It's a millennial workforce -- here's what HR pros need to know

Last updated:August 2018

Editor's note

In some ways, it's a problem as old as time: Generational shifts arrive at work, and change must occur.

But today's challenge feels unique. For perhaps the first time ever, four different generations can be found working together today. And the millennial workforce is now the largest of the four groups, according to data from a Pew Research report. There are plenty of millennial stereotypes, like a serious attachment to the smartphones they grew up with.

But those stereotypes can blind employers to what makes millennials tick and can make it difficult for even the savviest HR team to hire, retain or engage this group. It's important to start with some basic understanding of who millennials are. The concept of BYOD is important to them, but they might not have a traditional bank account. And they don't necessarily job hunt in the same ways previous generations have done so.

Once hired, though, the millennial workforce brings a unique spin that can be helpful if companies can get them to buy in. In industries as diverse as manufacturing and sales, a millennial workforce can bring a fresh perspective and key new skills to a job. This has turned out to be especially true when it comes to cybersecurity, where a millennial's extensive exposure to technology can apparently help in the hunt for hackers.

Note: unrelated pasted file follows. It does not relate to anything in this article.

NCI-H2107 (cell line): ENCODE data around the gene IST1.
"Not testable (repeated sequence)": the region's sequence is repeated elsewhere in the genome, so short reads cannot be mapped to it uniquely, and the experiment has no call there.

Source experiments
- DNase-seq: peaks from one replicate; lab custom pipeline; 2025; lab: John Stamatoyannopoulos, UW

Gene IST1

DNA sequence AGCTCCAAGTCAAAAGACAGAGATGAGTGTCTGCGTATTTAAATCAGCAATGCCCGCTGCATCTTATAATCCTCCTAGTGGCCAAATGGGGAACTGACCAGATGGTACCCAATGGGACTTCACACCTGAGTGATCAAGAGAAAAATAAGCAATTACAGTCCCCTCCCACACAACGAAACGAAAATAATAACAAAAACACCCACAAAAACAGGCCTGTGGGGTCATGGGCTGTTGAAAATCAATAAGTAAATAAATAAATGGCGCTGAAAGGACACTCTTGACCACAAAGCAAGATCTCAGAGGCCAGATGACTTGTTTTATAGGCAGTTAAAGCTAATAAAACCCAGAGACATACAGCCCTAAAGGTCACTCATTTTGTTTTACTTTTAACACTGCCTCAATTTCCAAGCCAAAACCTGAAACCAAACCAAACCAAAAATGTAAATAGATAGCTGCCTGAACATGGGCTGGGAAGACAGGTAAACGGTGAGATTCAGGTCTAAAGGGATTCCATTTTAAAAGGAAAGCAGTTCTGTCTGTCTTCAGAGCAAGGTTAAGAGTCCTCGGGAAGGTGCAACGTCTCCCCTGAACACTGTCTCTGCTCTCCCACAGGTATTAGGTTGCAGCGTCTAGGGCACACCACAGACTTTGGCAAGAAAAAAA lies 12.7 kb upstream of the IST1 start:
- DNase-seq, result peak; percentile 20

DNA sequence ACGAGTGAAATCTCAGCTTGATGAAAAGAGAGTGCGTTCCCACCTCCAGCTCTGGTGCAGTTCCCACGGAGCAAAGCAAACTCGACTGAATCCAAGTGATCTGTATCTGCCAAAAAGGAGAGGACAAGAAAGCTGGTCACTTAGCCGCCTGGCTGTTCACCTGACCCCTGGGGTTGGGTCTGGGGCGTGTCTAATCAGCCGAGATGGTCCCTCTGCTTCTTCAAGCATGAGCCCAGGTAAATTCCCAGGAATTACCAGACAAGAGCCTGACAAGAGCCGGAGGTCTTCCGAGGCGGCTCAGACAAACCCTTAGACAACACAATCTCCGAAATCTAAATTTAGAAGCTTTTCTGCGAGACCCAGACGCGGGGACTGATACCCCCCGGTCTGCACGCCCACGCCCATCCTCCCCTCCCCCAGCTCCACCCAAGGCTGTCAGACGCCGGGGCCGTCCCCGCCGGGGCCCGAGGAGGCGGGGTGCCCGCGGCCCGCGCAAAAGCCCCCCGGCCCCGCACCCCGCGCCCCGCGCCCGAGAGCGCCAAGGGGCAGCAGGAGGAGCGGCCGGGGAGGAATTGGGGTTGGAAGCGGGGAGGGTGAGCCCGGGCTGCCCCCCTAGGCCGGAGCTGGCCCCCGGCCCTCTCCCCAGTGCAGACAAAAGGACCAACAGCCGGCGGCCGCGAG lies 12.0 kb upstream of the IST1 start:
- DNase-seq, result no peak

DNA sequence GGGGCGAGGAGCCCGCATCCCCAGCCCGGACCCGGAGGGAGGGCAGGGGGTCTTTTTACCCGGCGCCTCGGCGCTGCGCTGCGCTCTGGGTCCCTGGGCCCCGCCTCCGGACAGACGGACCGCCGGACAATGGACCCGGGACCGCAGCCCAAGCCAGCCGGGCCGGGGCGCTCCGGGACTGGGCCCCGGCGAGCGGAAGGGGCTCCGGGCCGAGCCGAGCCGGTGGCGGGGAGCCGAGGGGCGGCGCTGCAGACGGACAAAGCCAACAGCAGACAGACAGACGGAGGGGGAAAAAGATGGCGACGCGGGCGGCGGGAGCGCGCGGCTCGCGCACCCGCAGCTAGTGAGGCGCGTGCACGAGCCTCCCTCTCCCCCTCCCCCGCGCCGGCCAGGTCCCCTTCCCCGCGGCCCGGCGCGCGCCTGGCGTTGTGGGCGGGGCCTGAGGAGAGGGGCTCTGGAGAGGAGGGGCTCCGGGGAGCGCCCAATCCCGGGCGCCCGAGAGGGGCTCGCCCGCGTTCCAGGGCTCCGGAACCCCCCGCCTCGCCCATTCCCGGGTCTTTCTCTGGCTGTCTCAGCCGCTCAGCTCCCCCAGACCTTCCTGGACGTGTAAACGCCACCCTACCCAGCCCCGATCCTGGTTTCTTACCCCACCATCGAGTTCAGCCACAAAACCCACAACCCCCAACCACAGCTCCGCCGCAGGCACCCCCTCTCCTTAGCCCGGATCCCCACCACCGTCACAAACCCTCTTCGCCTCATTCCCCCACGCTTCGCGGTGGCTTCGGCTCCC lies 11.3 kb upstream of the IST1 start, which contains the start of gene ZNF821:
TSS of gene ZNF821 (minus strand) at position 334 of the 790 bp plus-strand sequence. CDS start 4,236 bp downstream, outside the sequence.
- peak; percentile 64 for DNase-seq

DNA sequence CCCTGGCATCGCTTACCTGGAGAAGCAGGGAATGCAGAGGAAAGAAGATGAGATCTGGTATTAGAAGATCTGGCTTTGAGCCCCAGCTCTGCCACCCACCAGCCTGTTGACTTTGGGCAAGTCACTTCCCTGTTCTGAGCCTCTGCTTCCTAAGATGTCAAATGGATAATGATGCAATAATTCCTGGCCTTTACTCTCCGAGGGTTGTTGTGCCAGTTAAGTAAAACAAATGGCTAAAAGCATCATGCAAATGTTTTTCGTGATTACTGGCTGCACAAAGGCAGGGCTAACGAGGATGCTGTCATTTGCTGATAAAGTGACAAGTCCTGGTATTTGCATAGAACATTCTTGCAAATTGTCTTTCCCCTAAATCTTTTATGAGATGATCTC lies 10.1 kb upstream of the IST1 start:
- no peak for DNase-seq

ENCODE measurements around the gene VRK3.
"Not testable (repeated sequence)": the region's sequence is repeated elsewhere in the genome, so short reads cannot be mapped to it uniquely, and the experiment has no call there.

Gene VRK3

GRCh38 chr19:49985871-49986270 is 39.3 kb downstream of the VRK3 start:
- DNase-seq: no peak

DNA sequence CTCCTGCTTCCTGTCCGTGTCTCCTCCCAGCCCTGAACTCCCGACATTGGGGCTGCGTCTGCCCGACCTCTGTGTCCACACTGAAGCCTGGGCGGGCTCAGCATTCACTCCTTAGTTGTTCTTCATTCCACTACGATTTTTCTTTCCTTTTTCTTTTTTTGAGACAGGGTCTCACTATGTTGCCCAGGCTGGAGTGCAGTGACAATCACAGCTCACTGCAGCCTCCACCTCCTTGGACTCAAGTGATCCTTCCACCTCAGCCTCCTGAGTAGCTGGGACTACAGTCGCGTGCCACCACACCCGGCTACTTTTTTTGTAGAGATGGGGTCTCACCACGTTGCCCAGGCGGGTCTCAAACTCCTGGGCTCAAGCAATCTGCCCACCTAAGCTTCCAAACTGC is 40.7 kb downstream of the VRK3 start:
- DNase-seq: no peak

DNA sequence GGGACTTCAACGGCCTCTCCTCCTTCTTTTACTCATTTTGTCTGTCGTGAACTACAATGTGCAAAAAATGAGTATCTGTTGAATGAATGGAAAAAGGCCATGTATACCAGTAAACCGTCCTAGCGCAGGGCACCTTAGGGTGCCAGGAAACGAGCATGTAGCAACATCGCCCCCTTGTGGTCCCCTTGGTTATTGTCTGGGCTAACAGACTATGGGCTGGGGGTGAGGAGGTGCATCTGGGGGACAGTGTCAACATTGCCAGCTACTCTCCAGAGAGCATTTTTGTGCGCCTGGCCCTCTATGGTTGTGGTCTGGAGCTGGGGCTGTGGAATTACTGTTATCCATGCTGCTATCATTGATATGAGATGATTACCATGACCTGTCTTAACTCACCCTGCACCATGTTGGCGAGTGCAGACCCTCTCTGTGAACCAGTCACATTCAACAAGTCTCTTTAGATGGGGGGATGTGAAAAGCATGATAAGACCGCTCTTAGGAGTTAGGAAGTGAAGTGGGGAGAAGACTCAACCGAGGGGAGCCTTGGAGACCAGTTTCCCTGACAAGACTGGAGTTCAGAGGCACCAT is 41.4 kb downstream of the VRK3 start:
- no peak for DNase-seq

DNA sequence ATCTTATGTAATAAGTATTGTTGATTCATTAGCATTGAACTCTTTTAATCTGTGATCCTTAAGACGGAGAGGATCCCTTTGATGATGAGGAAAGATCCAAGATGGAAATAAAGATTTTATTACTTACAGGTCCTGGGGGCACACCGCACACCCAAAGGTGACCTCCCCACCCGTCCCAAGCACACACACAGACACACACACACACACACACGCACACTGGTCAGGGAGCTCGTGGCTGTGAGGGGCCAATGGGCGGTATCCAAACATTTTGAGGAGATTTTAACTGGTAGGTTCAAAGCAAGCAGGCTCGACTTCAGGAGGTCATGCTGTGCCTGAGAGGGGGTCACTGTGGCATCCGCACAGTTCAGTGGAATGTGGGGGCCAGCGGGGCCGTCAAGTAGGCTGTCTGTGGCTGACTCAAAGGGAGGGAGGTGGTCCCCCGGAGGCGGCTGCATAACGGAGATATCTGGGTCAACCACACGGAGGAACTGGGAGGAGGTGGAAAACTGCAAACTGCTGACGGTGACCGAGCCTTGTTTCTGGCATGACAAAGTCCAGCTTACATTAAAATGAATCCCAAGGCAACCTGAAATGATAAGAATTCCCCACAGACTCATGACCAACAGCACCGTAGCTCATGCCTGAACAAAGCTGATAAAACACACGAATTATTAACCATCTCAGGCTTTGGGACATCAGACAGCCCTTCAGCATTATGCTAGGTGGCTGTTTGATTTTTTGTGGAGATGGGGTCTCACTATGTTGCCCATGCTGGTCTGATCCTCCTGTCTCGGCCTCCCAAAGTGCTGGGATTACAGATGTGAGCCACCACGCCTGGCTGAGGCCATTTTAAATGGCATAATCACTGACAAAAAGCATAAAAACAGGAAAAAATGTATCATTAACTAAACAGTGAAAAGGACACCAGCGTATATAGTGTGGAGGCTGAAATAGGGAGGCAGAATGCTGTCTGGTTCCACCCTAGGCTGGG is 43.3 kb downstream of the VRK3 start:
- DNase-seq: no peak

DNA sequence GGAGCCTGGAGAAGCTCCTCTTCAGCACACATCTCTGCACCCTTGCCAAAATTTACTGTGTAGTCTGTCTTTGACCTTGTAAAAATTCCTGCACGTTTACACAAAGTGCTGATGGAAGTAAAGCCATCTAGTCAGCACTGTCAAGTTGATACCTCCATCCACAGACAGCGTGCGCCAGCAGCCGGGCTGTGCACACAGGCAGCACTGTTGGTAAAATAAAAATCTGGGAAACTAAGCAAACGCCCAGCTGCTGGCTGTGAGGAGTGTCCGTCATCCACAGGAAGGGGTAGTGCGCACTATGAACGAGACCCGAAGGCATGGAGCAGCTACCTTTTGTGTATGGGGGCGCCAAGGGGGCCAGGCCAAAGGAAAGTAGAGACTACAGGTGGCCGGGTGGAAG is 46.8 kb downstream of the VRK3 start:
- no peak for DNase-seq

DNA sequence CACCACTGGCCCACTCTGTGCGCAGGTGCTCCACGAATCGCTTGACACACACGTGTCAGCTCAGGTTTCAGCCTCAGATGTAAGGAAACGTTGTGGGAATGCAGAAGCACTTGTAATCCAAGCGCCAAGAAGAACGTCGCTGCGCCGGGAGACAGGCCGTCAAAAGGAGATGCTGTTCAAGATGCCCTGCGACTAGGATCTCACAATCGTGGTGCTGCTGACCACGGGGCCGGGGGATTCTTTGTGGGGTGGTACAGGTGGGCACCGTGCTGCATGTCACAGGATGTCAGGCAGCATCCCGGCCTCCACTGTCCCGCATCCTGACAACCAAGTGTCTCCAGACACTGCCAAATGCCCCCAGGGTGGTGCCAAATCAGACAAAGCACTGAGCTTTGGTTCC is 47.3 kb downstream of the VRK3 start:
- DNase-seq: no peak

Hiring the millennial workforce is just the first challenge. With a strong economy, job opportunities abound, and retention of millennials -- and, for that matter, everyone else -- is a struggle for many companies. Employee engagement is vital to keeping millennials content, but HR teams need to prepare for a different type of engagement. Millennials have a strong desire to learn and stretch themselves, which can translate to a need for increased training or job flexibility. HR tools, including analytics and even AI, can help teams keep track of employee trends, needs and interests and potentially offer new career paths and educational opportunities.

By some estimates, millennials will be 75% of the workforce by 2030, so it's worth taking the time to understand them better.

1Embrace the unique millennial skill sets

In many industries, the millennial workforce is tackling tough, long-standing problems. Here's how they're helping sales teams, manufacturing companies and cybersecurity efforts.

2The secret to millennial retention

Perhaps more than any other workforce demographic, millennials want opportunities to learn and grow. So, it pays to think about retention strategies in different ways.

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